Nuclear site plan deemed safe
Facebook Twitter Email
OCTOBER 9, 2000

The Nuclear Regulatory Commission (NRC) on Friday deemed safe a controversial plan to store nuclear waste at a facility on the Skull Valley Goshute Reservation in Utah.

Under the plan, proposed by a consortium of eight companies known as Private Fuel Storage (PFS), spent nuclear fuel from various commercial electric utilities would be stored on the tribe's reservation. Spent fuel is fuel used during the nuclear reactive process and is hot and highly radioactive.

PFS considers the Skull Valley site a temporary solution and applied for a 20-year permit in 1997. The site is located about 45 miles southwest of Salt Lake City.

But the plan is opposed by many in Utah, including Governor Mike Leavitt. Some tribal members also oppose the deal. All are concerned about the environmental safety of the facility.

The NRC's safety evaluation report (SER) is unlikely to assuage those fears. The report evaluates the company's application under federal regulations and finds both the facility and the storage containers would meet safety requirements.

The site would take up approximately 820 acres of the tribe's 18,000-acre reservation. Of this, 100 acres would be used to store the actual fuel.

The spent fuel would be stored in NRC-approved storage casks. When full, these containers can weigh 180 tons. The site is designed to store up to 40,000 tons of fuel.

As part of determining the safety of the site and containers, the report looks at environmental factors that may affect the site's operation, such as flooding, earthquakes, and other natural occurrences. It also considers how the facility would impact the environment, including effects on the water and air.

The area itself is sparsely population. About 30 people live at the Goshute Indian Village, about 3.5 miles southeast of the facility and the report agrees the public would not be exposed to doses of radiation which exceed NRC limits.

At a public hearing held by the NRC's Atomic Safety and Licensing Board in June, the overwhelming majority of participants objected to the proposal. Only tribal chairman Leon Bear and another supported the plan.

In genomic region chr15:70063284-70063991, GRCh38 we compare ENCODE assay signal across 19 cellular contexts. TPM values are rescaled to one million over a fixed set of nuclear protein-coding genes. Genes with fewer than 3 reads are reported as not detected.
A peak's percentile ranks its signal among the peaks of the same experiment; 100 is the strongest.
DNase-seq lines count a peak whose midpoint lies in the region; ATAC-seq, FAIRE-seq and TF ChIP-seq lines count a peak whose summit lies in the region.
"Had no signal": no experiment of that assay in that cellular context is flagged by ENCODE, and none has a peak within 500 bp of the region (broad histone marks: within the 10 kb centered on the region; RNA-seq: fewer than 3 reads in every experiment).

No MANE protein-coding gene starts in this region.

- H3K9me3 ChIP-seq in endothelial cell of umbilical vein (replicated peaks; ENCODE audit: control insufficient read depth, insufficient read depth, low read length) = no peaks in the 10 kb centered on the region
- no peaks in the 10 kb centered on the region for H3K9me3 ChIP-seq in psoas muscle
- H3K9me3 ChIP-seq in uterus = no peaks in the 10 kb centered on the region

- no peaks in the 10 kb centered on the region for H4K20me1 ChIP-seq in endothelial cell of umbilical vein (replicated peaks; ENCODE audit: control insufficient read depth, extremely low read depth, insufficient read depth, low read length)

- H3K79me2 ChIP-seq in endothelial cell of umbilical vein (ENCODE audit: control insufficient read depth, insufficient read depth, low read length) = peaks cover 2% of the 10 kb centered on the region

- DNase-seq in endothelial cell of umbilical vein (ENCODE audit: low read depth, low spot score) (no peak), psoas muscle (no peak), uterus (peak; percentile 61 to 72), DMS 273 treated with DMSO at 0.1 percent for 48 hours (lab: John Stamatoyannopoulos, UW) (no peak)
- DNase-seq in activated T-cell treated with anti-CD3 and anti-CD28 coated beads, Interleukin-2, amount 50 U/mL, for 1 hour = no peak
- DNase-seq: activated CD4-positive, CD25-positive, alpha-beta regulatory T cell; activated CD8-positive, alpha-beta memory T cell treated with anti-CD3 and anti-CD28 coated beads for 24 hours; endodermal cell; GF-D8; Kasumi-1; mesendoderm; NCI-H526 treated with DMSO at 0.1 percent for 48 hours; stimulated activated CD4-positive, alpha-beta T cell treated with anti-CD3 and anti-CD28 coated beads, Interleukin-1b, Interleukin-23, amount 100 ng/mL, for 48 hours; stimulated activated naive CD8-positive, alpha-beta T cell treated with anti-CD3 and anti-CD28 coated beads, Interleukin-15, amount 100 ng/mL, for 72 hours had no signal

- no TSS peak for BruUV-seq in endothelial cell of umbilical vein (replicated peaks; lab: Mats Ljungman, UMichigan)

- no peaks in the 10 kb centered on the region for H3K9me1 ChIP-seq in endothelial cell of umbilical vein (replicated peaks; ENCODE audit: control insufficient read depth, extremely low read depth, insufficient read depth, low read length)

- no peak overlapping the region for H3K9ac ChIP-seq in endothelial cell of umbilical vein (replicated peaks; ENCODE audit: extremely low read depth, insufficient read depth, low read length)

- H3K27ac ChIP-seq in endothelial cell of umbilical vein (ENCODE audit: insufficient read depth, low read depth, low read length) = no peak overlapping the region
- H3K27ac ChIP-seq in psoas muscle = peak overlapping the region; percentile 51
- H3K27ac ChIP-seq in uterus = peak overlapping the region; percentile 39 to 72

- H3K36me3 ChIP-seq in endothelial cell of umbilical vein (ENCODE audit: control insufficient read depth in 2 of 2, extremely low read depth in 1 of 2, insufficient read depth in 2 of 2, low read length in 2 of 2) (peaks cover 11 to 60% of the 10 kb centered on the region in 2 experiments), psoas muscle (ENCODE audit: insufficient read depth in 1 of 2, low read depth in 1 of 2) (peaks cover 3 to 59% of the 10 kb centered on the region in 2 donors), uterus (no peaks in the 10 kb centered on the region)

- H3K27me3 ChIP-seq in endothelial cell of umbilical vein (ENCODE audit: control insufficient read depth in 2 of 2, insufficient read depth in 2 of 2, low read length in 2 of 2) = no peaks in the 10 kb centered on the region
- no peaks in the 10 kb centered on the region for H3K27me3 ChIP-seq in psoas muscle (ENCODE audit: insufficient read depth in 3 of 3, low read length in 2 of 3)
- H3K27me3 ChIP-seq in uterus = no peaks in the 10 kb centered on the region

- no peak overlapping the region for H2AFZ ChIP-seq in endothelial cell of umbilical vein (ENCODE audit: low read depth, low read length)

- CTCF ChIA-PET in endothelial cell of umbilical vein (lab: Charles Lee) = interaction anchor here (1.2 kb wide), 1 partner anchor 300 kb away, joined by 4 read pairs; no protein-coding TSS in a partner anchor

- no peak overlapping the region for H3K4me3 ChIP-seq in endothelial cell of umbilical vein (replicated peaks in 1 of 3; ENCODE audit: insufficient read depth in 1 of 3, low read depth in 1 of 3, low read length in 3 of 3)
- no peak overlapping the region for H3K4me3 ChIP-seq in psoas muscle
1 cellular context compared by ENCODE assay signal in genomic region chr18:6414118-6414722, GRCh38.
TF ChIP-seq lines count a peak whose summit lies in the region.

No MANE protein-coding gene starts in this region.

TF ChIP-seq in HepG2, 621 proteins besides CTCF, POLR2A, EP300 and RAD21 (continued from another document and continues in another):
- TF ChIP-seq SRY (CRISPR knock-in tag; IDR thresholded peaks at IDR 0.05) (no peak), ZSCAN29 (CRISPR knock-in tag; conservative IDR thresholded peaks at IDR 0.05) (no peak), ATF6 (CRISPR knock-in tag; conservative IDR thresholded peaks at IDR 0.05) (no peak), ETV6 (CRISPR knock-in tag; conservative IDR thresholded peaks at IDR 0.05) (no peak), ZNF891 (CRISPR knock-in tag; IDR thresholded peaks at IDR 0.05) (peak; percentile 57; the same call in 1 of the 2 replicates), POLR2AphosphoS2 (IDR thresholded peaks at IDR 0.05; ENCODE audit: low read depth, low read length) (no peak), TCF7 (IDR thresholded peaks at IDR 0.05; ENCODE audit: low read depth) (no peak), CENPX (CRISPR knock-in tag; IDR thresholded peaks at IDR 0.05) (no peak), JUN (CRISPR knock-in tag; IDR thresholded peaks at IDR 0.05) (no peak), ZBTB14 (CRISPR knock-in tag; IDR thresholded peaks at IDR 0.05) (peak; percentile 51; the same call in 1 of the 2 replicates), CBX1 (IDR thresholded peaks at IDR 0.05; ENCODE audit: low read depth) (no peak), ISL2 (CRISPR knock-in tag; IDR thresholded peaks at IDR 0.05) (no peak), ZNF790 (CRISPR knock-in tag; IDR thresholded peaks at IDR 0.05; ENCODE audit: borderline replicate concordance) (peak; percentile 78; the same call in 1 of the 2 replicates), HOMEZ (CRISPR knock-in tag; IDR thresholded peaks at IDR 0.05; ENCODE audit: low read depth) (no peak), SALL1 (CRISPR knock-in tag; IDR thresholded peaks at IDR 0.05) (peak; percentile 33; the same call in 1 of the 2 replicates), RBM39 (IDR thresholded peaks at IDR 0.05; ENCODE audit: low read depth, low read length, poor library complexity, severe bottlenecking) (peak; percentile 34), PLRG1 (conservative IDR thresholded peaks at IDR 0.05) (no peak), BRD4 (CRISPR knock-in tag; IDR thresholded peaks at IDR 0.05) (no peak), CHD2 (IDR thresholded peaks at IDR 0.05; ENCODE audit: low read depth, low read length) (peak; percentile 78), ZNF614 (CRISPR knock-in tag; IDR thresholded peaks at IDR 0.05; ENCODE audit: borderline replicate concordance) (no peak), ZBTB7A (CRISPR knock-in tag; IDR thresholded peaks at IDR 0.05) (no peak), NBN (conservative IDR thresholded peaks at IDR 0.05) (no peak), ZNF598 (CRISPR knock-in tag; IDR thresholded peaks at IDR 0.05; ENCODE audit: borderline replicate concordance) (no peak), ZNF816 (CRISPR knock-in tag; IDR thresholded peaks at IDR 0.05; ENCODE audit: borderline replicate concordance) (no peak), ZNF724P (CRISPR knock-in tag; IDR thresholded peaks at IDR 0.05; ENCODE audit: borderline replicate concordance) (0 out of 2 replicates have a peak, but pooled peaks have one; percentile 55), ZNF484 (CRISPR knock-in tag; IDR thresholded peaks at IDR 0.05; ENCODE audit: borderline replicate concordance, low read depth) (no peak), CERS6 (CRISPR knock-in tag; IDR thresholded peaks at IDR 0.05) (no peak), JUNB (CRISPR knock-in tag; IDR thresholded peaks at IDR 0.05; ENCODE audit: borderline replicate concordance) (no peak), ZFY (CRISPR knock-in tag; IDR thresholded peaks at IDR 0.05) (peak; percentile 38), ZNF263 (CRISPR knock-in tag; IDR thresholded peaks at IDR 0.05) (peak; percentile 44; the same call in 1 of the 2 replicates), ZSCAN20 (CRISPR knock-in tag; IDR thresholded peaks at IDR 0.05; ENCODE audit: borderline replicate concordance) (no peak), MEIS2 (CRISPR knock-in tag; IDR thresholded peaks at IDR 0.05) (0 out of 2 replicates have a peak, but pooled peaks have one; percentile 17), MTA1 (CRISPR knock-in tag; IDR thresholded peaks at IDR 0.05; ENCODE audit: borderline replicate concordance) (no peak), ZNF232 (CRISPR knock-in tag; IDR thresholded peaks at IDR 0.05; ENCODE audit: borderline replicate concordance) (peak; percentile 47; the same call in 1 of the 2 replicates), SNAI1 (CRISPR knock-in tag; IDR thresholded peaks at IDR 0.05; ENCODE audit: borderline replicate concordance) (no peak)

But before a license is issued, the board will hold more hearings, which are scheduled for next summer. Additionally, the Surface Transportation Board, the Bureau of Land Management, and the Bureau of Indian Affairs have to approve the plan.

A final environmental impact statement is due early next year.

Since the 1950s, the United States has accepted more than 2,500 shipments of spent fuel from overseas nuclear sites. The Nuclear Waste Policy Act of 1982 requires the Department of Energy to accept spent fuel from utilities.

Get the Safety Report:
Safety Evaluation Report Concerning The Private Fuel Storage Facility (US NRC Docket No. 72-22. October 2000)

Get the draft environmental impact statement:
Draft Environmental Impact Statement for theConstruction and Operation of an Independent Spent Fuel StorageInstallation on the Reservation of the Skull Valley Band of GoshuteIndians and the Related Transportation Facility in Tooele County,Utah (US NRC Docket No. 72- 22. June 2000)

Related Stories:
More nuclear waste site comment wanted (Enviro 09/19)
Tribal nuclear waste targeted (Enviro 09/05)
Goshute plan comes under fire (Enviro 07/28)
Goshute nuclear plan raises ire (Enviro 07/11)

Relevant Links:
The Nuclear Regulatory Commission -
Other documents, NRC -
Private Fuel Storage -
The Skull Valley Goshutes -